It’s exciting to see Shyamalan on such confident footing once more, all these years later.
Hop in the Way-Back Machine with me, boys and girls, as we revisit the late nineties. There was still a thriving art house scene. Theaters that fit the description made a sizable percentage of their income showing films that weren't capital-A Art—at least not in the sense that "Blue Velvet" and "Last Year at Marienbad" and "The Exterminating Angel" were capital-A art—but were nonetheless witty and handsomely produced, with a generous heart that Hollywood films tended to lack. These small-a art house films had a very mild international flavor. They often starred unknown or barely-known young actors backed by a murderer's row of experienced character actors. A whole subset were about the same thing: people whose old way of life had been destroyed reinventing themselves. "Billy Elliott," "The Full Monty," "Waking Ned Devine," "Brassed Off," and other hits all fit this description. There were just enough to prompt a backlash by certain cinephiles. They griped that the art houses should be reserved for challenging stuff, not films you could take your grandma to see after church or temple or brunch or whatever.
At some point in the aughts, this mini-wave of movies broke and rolled back. But every now and then you come across another, and at the risk of sounding like somebody who's given up on a certain fight—if indeed this subject were worth fighting over—I can say that I'm usually grateful to see a new one. I miss these sorts of films: mid-level indies that are formulaically constructed but filled with astute details, striking scenery, and well rounded characters living in reality. "The Grand Seduction," about a Newfoundland fishing town mounting a wild scheme to draw a petroleum factory, is a film in this vein. It's a remake of "Seducing Doctor Lewis," a French Canadian movie I haven't seen but that I'm told is pretty much the same. The excellent Canadian actor and filmmaker Don McKellar directed; it's his first feature in over a decade. Brendan Gleeson plays the main character, Murray. (Cue the entire world shouting, "I'm in!")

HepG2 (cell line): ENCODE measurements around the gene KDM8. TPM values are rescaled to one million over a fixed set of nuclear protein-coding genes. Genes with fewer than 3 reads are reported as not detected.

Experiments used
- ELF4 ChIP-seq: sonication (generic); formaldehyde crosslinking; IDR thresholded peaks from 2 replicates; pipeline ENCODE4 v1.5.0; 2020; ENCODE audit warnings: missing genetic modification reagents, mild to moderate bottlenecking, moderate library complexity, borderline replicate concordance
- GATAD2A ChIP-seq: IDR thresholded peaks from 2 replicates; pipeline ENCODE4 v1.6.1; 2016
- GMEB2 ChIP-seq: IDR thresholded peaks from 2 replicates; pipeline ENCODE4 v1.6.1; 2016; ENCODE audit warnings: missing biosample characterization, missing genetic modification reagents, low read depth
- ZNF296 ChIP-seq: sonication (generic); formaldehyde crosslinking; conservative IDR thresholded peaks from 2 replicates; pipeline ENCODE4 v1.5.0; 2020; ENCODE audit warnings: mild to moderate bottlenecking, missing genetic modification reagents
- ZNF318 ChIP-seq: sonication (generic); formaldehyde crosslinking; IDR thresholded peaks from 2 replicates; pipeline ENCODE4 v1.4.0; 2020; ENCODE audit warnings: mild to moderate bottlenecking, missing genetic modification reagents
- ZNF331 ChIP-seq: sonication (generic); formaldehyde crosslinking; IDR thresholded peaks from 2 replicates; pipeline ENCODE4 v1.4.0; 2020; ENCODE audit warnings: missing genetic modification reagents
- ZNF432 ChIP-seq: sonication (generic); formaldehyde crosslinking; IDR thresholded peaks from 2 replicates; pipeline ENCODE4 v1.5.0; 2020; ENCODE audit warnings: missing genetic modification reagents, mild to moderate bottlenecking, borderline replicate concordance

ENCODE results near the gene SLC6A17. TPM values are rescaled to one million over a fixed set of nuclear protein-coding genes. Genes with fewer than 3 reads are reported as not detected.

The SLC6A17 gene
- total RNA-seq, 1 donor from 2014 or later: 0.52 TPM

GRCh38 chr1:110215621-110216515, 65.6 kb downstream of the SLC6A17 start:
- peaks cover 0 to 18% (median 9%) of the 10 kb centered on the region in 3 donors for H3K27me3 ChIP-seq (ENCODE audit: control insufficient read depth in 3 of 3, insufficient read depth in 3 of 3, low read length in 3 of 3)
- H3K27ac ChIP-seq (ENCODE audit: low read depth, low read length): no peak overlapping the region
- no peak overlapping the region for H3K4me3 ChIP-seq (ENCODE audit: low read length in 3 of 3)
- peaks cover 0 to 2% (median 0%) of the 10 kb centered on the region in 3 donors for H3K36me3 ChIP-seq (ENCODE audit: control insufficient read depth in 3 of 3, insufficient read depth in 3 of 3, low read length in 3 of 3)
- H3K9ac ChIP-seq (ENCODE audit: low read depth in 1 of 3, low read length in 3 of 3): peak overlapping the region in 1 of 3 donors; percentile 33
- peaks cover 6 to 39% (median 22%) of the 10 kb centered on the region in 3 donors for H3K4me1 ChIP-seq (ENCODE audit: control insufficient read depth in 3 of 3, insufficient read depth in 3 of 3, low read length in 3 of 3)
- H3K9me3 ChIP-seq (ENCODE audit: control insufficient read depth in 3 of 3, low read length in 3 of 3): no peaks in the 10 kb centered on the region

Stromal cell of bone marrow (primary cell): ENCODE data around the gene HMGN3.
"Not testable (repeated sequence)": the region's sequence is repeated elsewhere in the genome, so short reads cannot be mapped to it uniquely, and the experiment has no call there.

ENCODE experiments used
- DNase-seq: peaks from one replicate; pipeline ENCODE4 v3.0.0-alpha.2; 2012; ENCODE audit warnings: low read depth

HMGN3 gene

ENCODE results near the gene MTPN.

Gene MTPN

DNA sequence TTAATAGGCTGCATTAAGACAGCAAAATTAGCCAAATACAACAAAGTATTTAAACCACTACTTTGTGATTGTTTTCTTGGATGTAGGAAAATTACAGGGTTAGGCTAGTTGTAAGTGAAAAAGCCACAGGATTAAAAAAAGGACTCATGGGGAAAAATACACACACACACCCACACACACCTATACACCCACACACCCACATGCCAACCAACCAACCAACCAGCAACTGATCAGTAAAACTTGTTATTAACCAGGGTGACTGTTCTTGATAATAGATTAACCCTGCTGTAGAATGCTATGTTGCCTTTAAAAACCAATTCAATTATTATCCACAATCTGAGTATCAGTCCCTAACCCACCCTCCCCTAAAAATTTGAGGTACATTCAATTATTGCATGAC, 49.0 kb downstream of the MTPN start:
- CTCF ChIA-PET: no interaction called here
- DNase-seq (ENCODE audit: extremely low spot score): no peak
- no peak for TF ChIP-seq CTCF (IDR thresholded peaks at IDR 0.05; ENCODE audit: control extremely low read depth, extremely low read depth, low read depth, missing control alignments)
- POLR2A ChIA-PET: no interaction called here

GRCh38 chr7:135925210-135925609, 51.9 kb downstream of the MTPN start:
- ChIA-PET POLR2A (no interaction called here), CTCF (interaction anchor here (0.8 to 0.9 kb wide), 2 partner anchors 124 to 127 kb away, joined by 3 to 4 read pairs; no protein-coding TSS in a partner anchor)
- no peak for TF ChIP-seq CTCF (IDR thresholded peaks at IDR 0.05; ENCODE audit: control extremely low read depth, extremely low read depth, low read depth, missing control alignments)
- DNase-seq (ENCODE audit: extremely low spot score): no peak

In an opening voice-over, the hero laments that his harbor town has been left behind. The fishing business is dead. Once proud anglers cash welfare checks and drink. One day Murray finds himself in the position to do something, and rises to the occasion with a preposterous scheme. (It'll be familiar to anybody who's seen a certain late-'80s Chevy Chase film that I won't name, just in case you haven't.) The town has been on the verge of luring a petroleum byproducts factory for years, but hasn't been able to close the deal because the company requires that the town have at least 250 adult inhabitants and a full-time doctor with hospital privileges. Murray hears about a young American physician named Paul Lewis (Taylor Kitsch) who's been waylaid on his way home to Los Angeles from a cricket tournament after airport security discovered cocaine in his luggage. The doc has to spend a month in Canada until his case is resolved. Murray gets him to spend his time in the town, figuring that if they can all join forces to make the place seem like an Eden built for Lewis' personal needs, he'll decide to stay, and they'll be able to land the factory.
"The Grand Seduction" doesn't waste any time getting into the nitty-gritty of the town's deception. Its details are marvelously eccentric, verging on the early 21st century equivalent of a Preston Sturges farce. They begin by pretending they're all obsessed with lacrosse, and enlisting a seamstress to throw together cricket uniforms from available swatch of white or off-white fabric, including tablecloths and curtains, and stage a "championship game" atop a rocky cliff in view of the doctor's approaching boat. The scheme grows more complex by the day. There are aspects of illegal surveillance (the guest house where the doctor is staying is bugged), mass roleplaying (residents fake interest in cricket and the doctor's favorite music, jazz) and, ahem, procurement (Murray keeps pressuring the local postal worker, Liane Balaban's Kathleen, to make Paul fall in love with her, but she won't because she finds him shallow and cocky and doesn't appreciate being used that way). Because Paul is culturally dislocated and missing his fiancee in Los Angeles, he never catches onto the fact that he's being played, and crudely at that.